The neoclassical period the age of enlightenment

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The neoclassical period the age of enlightenment

  1. 1. The Neoclassical Period<br />The Age of Enlightenment<br />(aka the Age of Reason)<br />1688 - 1798<br />
  2. 2. Background Info I<br />The Enlightenment was a movement of intellectuals that began in eighteenth century Europe, and with all the religious upheaval of the times had its primary goal as using reason to reform science and advance knowledge. <br />It opposed abusive, intolerant practices that took place in the church and state. Its centre was in France, and was set in motion by philosophers such as Isaac Newton, Pierre Bayle and John Locke. The political ideals behind it had an impact on the formation of the American declaration of Independence. <br />It was where came the birth of democratic values of freedom and reason over monarchy’s divine right; this would later lead to capitalism and religious tolerance.<br />Science and natural philosophy would replace religion as a way of understanding nature, with the majority of people now becoming committed to secular views.<br />
  3. 3. Background Info II<br />Public Sphere: an area where individuals can come together to freely discuss social problems, and through that discussion influence political action.<br />Habernas: ‘bourgeois public sphere’: everyone is equal, concerns that are common are discussed, and arguments are founded on reason. <br />Reason is valued over all, everything is open to criticism, and there is no secrecy; all areas of politics should be open to the public.<br />The most common place to find a public sphere tended to be coffee houses and cafes. Educated men would spend evenings here with their literary and political associates . They offered journals, books and sometimes popular novels to customers e.g. The Tatler. <br />The first English coffeehouse was in Oxford. Cowan: ‘the coffeehouse was a place for like-minded scholars to congregate, to read, as well as learn from and to debate with each other, but was emphatically not a university institution, and the discourse there was of a far different order than any university tutorial’.<br />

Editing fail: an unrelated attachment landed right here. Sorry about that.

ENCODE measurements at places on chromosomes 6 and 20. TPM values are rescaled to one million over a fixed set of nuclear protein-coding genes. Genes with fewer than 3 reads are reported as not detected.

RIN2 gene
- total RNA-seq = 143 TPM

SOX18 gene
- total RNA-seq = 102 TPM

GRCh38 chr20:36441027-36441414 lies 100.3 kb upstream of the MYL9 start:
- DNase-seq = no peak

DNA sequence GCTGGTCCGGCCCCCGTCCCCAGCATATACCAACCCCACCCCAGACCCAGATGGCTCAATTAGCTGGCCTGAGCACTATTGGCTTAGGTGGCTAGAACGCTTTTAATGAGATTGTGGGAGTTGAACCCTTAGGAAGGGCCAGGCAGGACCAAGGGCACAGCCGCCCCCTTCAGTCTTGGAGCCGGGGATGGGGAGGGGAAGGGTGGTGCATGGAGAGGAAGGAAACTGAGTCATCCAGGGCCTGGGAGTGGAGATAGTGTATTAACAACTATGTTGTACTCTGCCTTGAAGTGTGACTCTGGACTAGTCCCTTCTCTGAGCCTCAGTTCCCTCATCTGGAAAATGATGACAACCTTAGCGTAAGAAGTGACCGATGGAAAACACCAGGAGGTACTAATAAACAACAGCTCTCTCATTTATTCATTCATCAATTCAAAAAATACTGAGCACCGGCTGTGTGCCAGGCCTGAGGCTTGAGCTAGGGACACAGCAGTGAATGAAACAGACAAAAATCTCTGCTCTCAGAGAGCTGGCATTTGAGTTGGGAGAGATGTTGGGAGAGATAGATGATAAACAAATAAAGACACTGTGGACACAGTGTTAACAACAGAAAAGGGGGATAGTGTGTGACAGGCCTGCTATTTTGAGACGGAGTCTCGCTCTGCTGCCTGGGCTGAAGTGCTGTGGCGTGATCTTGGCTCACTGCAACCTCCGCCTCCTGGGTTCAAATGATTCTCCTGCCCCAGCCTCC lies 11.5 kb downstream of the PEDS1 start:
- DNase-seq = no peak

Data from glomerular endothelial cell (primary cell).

4. 4. Historical Context <br />Printed material was much more available to the general public: books fell in prices and became affordable, and were often sold at fairs. The amount of newspapers increased and periodicals became popular, as well as essay writing.<br />The newest releases of scholars books had indexes and digests to summarize and popularize them to a wider audience. The public was more educated than ever before as knowledge had become so widespread and easily accessible, no longer confined to the upper classes. 50 % of males were functionally literate, a dramatic rise.<br />Written sermons, religious controversy dissertations and prophecies were going around. Anyone could be a published author.<br />Fenced enclosure of land overturned the traditional village way of life, ruined farming and many of the rural class faced poverty and were forced to emigrate. Many young people moved to London for work, increasing the capital’s population hugely – and consequently cheap labour for employers. Factories began to spring up as the industrial revolution began. The increased population also meant more beggars, criminals and prostitutes and so crime levels, starvation and rape also rose.<br />London had many riots during this time.<br />Gin became popular after the government allowed its unlicensed production, and banned any imported spirits and became popular with the poor for its cheap price – and was blamed for many of the social problems, causing an ‘epidemic of drunkenness’. <br />